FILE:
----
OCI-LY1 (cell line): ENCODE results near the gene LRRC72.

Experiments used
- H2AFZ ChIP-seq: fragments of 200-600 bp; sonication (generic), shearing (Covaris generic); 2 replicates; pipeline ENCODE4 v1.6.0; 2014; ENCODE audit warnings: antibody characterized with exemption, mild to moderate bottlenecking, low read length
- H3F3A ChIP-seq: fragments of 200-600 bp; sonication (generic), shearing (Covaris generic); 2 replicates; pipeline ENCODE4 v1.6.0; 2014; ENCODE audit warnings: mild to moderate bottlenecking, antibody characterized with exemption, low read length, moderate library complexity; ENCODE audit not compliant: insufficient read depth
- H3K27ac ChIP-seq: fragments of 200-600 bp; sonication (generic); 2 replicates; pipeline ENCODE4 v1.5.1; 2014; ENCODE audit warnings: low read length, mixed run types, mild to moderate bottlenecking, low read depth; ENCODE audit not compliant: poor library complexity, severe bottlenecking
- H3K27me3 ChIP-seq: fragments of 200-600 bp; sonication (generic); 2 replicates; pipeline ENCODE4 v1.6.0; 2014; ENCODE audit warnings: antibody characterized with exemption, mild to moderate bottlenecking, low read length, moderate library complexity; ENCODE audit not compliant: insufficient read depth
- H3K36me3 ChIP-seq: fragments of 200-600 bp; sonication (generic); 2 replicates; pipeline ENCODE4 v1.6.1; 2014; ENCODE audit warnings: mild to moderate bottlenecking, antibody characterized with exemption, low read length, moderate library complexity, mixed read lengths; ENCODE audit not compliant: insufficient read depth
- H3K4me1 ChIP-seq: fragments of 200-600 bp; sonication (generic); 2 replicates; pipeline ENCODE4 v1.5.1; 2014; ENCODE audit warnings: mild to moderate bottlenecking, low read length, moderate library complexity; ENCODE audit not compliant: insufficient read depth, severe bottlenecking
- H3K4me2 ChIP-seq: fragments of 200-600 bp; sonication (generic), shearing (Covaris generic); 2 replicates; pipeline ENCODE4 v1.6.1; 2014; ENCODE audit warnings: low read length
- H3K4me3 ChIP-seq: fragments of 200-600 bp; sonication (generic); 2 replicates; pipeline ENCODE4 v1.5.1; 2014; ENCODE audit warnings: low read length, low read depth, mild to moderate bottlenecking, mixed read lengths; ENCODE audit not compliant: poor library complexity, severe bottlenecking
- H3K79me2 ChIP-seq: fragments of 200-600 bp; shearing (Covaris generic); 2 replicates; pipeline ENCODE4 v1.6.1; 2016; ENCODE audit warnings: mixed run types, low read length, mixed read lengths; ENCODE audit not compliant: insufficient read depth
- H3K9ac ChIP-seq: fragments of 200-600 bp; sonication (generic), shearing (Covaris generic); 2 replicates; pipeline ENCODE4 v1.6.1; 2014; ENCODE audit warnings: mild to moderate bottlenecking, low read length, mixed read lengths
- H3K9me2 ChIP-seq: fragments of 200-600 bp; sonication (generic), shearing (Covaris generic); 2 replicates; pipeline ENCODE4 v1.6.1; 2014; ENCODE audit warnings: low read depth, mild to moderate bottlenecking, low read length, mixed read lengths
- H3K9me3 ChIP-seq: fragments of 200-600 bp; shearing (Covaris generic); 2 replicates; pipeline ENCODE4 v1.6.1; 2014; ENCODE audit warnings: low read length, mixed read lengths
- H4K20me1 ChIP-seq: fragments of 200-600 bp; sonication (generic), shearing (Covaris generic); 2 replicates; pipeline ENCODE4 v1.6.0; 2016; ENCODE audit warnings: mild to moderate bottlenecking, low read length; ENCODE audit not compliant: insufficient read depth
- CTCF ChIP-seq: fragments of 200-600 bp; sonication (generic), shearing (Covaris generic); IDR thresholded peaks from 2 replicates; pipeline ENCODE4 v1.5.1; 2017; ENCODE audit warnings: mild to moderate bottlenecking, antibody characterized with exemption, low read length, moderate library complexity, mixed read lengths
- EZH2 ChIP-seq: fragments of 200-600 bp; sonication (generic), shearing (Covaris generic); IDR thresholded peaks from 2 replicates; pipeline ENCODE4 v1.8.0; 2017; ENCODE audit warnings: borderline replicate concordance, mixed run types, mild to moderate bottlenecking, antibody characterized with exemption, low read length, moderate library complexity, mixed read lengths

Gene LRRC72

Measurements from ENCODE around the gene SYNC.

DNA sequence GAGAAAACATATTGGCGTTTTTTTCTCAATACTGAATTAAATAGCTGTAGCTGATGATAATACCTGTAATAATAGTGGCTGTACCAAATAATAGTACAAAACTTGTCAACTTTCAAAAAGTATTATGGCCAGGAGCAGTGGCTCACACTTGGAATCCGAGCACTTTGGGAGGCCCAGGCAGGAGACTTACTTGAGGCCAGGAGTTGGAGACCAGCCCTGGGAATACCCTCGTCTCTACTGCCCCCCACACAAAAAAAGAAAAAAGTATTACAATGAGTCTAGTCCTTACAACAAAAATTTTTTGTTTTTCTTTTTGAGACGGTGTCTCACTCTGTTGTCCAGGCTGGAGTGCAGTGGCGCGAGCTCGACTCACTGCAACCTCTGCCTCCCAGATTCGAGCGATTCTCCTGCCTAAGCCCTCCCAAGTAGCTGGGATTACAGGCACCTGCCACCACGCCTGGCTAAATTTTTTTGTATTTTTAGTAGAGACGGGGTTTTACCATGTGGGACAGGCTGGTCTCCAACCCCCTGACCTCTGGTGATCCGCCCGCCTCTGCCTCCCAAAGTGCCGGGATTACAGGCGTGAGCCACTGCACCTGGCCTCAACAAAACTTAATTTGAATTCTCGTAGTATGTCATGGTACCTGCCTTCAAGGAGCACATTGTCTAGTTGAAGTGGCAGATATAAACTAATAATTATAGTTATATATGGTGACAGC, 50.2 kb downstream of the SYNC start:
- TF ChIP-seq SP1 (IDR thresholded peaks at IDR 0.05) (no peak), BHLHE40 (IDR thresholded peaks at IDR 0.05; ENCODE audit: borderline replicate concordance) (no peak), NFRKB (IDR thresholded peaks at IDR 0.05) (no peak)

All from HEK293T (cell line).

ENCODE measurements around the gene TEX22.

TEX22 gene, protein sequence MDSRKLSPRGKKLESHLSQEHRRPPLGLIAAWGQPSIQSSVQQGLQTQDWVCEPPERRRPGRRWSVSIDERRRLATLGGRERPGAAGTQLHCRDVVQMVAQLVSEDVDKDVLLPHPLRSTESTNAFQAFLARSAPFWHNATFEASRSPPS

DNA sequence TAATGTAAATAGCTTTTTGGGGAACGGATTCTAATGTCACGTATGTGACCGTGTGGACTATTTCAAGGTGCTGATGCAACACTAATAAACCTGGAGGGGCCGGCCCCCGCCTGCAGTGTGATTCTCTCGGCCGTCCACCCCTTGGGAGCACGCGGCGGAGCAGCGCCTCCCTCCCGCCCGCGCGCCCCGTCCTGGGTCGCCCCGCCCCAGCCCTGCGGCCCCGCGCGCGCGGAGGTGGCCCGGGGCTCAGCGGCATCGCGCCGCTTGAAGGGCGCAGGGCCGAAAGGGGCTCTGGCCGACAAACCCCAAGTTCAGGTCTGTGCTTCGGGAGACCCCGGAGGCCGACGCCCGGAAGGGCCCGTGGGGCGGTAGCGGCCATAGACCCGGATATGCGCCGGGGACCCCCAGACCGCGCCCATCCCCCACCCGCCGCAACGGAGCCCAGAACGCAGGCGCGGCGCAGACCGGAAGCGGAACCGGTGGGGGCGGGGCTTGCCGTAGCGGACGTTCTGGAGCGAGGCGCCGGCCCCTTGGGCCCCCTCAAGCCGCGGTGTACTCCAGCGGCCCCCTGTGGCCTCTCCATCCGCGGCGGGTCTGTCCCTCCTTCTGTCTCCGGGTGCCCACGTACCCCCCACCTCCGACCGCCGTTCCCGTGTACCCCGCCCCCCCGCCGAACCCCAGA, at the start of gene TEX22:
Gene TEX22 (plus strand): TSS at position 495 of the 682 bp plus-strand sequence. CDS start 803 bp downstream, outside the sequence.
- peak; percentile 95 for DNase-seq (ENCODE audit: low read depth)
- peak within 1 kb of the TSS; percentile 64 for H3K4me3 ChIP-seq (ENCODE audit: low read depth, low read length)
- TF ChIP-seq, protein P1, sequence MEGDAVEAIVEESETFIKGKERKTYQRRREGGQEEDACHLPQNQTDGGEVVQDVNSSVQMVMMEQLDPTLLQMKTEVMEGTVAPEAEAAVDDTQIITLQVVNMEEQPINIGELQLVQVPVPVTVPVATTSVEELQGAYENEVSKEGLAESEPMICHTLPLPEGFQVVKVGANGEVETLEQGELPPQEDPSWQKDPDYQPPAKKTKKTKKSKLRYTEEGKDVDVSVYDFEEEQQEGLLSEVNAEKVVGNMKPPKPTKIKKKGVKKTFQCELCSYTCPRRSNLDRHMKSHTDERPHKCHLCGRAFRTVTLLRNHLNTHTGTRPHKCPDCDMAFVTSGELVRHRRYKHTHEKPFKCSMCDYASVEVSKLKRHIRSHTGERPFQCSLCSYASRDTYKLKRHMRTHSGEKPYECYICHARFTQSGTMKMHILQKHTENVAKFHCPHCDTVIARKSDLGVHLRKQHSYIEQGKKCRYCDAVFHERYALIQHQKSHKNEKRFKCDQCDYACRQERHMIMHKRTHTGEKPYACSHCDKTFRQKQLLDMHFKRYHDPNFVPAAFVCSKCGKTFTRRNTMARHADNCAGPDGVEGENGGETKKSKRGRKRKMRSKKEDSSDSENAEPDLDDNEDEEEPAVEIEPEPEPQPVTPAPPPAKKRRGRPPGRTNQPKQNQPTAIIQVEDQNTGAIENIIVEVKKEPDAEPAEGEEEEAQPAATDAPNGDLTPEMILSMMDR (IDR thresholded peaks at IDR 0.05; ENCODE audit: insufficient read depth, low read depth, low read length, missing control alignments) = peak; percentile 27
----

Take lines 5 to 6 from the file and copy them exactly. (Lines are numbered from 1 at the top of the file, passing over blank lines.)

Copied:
- H3K27ac ChIP-seq: fragments of 200-600 bp; sonication (generic); 2 replicates; pipeline ENCODE4 v1.5.1; 2014; ENCODE audit warnings: low read length, mixed run types, mild to moderate bottlenecking, low read depth; ENCODE audit not compliant: poor library complexity, severe bottlenecking
- H3K27me3 ChIP-seq: fragments of 200-600 bp; sonication (generic); 2 replicates; pipeline ENCODE4 v1.6.0; 2014; ENCODE audit warnings: antibody characterized with exemption, mild to moderate bottlenecking, low read length, moderate library complexity; ENCODE audit not compliant: insufficient read depth